People who live in areas with high levels of air pollution are up to 60 per cent more likely to suffer a bad night’s sleep, a new study warns. “The study indicates the possibility that commonly experienced levels of air pollution not only affect heart and lung disease, but also sleep quality,” said Martha E Billings, assistant professor at the University of Washington in the US. Researchers analysed data from about 1,863 participants with an average age of 68 years. They looked at two of the most common air pollutants: nitrogen dioxide (NO2), a traffic-related pollutant gas, and PM2.5 – fine-particle pollution.
Researchers used air pollution measurements, local environment features and sophisticated statistical tools to estimate air pollution exposures at each participant’s home at two time points: one year and five years. They calculated “sleep efficiency” – a measure of the percentage of time in bed spent asleep vs awake with the help of wrist actigraphy. Wrist actigraphy, which measures small movements, provided detailed estimates of sleep and wake patterns over seven consecutive days.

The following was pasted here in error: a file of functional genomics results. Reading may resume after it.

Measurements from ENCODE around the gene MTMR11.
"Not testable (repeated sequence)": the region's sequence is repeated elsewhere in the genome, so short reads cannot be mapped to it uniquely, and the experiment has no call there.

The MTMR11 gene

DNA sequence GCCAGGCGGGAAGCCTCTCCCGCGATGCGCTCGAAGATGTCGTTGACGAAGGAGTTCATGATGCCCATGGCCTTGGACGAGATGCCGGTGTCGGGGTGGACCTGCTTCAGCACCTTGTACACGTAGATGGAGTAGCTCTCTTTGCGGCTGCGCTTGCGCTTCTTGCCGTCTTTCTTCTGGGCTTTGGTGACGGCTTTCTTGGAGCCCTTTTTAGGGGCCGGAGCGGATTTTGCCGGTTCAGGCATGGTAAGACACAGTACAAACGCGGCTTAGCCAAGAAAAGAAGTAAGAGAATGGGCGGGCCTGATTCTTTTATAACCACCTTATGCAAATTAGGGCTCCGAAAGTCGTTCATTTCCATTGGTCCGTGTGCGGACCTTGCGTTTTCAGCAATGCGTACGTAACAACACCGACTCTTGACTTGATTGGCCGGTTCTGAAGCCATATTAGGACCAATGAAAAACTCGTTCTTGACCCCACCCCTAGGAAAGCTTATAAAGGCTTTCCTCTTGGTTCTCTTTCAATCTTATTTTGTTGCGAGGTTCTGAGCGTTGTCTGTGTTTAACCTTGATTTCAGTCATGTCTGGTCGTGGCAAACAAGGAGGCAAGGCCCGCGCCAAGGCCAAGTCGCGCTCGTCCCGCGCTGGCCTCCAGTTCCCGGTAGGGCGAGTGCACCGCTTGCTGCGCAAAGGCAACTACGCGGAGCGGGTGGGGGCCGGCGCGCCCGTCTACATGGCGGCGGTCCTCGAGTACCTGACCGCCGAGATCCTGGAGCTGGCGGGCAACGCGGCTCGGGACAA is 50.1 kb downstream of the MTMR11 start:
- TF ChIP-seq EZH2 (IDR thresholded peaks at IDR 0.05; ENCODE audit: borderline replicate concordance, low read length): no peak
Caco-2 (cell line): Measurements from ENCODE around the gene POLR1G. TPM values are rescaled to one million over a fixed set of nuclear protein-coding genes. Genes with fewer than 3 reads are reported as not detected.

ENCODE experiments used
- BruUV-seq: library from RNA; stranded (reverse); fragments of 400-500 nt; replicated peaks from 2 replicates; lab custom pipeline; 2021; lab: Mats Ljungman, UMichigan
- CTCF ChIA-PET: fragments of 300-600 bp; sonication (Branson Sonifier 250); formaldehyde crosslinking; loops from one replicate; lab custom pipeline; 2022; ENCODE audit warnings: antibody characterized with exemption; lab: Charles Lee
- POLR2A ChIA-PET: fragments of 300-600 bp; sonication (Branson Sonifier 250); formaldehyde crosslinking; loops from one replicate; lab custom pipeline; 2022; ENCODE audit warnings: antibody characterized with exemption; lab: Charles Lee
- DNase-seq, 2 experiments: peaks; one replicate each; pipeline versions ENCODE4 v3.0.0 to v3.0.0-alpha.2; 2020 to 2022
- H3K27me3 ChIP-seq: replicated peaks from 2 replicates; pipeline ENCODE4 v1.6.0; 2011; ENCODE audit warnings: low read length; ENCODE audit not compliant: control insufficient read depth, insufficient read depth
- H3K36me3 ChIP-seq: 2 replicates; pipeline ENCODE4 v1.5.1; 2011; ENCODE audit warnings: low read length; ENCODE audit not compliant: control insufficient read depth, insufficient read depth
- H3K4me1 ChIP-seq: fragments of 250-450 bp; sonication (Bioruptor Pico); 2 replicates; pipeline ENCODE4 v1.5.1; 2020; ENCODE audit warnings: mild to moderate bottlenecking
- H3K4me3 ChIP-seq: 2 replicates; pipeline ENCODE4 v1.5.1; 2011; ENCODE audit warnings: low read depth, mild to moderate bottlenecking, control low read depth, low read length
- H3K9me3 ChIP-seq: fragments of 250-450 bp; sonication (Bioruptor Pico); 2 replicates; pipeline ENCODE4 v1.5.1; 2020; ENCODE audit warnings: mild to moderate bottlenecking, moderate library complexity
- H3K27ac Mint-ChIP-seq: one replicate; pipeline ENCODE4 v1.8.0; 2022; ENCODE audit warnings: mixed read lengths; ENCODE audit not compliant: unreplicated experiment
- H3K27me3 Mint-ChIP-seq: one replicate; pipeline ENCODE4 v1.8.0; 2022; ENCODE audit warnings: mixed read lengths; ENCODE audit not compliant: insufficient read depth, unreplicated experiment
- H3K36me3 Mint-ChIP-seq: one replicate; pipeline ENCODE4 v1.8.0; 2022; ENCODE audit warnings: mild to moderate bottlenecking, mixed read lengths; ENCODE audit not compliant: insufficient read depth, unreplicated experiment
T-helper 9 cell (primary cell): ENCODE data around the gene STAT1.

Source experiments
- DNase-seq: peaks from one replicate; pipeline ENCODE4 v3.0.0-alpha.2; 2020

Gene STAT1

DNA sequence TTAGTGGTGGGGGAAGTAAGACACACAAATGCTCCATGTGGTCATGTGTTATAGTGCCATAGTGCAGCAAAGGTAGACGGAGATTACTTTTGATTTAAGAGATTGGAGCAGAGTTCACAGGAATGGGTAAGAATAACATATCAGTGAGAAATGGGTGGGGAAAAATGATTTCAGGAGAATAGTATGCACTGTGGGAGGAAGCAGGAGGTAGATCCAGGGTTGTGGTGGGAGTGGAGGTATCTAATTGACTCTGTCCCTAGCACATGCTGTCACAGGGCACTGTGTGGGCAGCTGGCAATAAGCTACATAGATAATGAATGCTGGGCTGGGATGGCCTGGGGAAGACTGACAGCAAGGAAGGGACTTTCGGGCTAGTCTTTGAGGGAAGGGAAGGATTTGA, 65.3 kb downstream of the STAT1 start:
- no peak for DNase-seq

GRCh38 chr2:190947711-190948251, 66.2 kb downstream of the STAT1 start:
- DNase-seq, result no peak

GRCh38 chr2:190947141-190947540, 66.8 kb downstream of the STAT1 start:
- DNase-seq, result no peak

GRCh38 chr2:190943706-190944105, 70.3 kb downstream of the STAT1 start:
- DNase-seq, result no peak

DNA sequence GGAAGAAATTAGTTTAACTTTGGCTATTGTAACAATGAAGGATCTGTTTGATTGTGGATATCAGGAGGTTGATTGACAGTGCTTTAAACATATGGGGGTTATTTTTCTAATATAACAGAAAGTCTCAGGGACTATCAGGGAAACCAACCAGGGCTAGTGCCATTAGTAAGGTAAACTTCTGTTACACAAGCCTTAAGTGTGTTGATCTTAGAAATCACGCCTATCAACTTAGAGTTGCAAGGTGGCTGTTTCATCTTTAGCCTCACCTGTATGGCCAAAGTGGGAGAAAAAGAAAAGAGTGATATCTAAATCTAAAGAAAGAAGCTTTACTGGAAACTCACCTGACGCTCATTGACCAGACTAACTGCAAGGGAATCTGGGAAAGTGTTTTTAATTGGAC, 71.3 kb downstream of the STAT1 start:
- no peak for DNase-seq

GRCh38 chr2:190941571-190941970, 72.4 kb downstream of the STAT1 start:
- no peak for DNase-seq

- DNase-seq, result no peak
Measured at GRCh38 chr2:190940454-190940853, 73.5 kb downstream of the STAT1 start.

Participants were divided into “fourths” according to levels of pollution. The quarter of those who experienced the highest levels of pollution was compared to the quarter with the lowest levels. Researchers found that the group with the highest levels of NO2 over five years had an almost 60 per cent increased likelihood of having low sleep efficiency compared to those with the lowest NO2 levels.
The group with the highest exposures to small particulates (PM2.5) had a nearly 50 per cent increased likelihood of having low sleep efficiency, researchers said. “These new findings indicate the possibility that commonly experienced levels of air pollution not only affect heart and lung disease, but also sleep quality. Improving air quality may be one way to enhance sleep health and perhaps reduce health disparities,” said Billings.